The libretto positions the setting as a castle that rises between the forest and the sea. Golaud looks towards the forest and sees wolves. Pelleas and Melisande look towards the ocean and see the sun. The COC production ignored this completely.

The three pools in the opera are so prominent that the production couldn't ignore them, but it certainly didn't make anything of them. The first pool, in the forest, is clear enough that Golaud and Melisande can see her golden crown glinting at the bottom. The second pool, in a grotto near the sea, is again clear enough that Pelleas and Melisande can see Melisande's gold wedding ring glinting from the bottom after she carelessly drops it in. I think of those two pools as Melisande's and Pelleas's, respectively. The third pool is definitely Golaud's. It is murky and has a nauseating smell of rotting flesh. When Golaud shows Pelleas this pool it seems his intent is murderous, but he stops himself at the last moment.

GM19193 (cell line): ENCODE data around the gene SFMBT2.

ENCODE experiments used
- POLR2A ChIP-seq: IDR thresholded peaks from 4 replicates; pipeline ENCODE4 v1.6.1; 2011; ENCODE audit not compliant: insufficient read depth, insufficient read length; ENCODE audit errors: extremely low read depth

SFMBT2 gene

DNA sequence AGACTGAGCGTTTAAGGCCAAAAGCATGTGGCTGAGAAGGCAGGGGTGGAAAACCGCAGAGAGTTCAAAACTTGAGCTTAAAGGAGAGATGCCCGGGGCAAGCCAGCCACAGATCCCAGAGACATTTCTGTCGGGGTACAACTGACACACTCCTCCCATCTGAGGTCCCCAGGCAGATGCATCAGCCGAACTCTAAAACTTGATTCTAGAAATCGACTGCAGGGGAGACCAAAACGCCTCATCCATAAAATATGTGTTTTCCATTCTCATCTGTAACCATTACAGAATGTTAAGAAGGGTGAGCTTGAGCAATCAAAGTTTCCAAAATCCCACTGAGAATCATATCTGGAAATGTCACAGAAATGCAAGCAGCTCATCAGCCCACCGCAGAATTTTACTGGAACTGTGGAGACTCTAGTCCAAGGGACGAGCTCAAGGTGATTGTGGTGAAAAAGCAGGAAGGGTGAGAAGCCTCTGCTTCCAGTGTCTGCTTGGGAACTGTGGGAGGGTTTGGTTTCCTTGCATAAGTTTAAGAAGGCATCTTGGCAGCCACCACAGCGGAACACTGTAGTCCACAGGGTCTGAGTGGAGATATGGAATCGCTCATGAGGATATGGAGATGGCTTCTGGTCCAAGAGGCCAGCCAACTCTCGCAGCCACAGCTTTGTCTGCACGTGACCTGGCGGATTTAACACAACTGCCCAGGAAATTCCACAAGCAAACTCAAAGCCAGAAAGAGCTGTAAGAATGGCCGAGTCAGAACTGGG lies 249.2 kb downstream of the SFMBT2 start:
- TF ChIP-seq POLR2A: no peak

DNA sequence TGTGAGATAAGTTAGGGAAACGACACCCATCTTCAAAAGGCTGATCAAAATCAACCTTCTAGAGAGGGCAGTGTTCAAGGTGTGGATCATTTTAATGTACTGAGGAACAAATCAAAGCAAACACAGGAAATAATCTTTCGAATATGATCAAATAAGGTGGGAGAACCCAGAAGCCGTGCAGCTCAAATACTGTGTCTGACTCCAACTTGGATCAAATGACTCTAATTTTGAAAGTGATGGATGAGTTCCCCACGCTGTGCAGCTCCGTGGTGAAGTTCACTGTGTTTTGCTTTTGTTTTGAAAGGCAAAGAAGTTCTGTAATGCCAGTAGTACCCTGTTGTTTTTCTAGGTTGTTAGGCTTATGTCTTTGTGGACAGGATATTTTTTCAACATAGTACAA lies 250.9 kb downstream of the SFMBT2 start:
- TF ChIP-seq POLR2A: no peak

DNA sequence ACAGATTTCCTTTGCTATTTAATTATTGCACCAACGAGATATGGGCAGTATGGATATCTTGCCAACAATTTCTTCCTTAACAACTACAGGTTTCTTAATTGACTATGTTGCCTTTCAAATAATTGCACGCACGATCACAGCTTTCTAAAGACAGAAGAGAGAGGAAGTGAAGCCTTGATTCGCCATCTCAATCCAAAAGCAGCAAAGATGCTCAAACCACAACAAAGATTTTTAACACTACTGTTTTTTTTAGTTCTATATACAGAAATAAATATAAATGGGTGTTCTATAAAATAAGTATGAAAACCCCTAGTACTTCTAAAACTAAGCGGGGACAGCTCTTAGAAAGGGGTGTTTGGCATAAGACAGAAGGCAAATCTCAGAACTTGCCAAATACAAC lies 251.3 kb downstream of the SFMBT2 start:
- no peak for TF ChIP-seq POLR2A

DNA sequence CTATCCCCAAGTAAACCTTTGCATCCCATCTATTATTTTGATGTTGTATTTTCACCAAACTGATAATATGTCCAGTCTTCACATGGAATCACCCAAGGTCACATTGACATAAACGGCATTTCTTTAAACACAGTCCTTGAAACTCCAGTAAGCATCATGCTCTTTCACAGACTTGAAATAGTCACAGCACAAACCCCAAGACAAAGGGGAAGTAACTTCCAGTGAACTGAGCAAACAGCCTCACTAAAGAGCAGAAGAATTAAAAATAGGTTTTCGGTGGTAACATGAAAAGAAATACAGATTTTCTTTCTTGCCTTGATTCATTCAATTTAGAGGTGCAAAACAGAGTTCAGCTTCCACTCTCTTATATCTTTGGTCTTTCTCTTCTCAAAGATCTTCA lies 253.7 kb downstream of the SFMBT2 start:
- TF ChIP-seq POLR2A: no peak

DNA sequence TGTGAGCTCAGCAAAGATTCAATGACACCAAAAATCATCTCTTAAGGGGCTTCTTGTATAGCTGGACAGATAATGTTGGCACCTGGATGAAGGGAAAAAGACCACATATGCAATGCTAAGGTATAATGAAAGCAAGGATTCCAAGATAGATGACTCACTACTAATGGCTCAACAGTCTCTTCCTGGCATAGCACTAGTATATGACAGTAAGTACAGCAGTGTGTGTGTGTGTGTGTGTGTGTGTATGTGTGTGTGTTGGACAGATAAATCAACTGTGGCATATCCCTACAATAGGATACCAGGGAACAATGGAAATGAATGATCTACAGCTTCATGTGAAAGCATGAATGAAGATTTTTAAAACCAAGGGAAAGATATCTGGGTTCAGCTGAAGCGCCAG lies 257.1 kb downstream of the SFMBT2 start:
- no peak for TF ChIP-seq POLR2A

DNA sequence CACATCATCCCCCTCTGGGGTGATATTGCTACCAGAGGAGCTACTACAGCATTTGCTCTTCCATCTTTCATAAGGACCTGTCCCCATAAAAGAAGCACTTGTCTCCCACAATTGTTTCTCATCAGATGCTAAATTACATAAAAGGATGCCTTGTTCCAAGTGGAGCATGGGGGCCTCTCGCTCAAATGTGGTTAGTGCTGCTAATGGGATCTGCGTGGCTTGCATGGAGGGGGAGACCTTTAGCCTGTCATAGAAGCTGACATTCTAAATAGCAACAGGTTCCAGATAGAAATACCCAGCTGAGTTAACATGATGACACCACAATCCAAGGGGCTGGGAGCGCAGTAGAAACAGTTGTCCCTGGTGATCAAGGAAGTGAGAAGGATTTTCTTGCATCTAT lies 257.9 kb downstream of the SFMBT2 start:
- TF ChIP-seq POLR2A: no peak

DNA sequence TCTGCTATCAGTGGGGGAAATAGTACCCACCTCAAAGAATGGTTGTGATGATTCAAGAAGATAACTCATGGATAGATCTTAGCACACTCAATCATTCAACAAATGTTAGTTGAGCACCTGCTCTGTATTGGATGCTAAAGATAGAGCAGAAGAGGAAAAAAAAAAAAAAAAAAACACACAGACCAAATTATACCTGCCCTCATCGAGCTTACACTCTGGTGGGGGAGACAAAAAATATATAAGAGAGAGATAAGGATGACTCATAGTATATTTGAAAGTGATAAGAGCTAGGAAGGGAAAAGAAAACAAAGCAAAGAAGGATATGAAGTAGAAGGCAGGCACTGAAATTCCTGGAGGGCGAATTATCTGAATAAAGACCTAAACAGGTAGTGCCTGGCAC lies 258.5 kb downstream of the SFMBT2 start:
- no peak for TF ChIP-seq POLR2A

Pelleas et Melisande is an opera that requires interpretation. It must probably always be ambiguous, and it could be interpreted in many ways: to show the clash of male and female principles; the barbarity that lurks hidden in some individuals; the consequences of passing up a chance at salvation. Melisande could be a temptress who bewitched both Golaud and Pelleas or a fatally damaged soul who lives but is dead inside or the last hope for national salvation; a canker or a rose. There is so much that could be done with this opera, but the COC - frustratingly - didn't even seem to try.


1 comment:

Plácido Zacarias said...

I didn't see the production. Whoah, 4 years have passed since then!
I was looking for some interpretations of this peculiar opera and I found your views most enlightening and interesting.
Thank you very much for posting!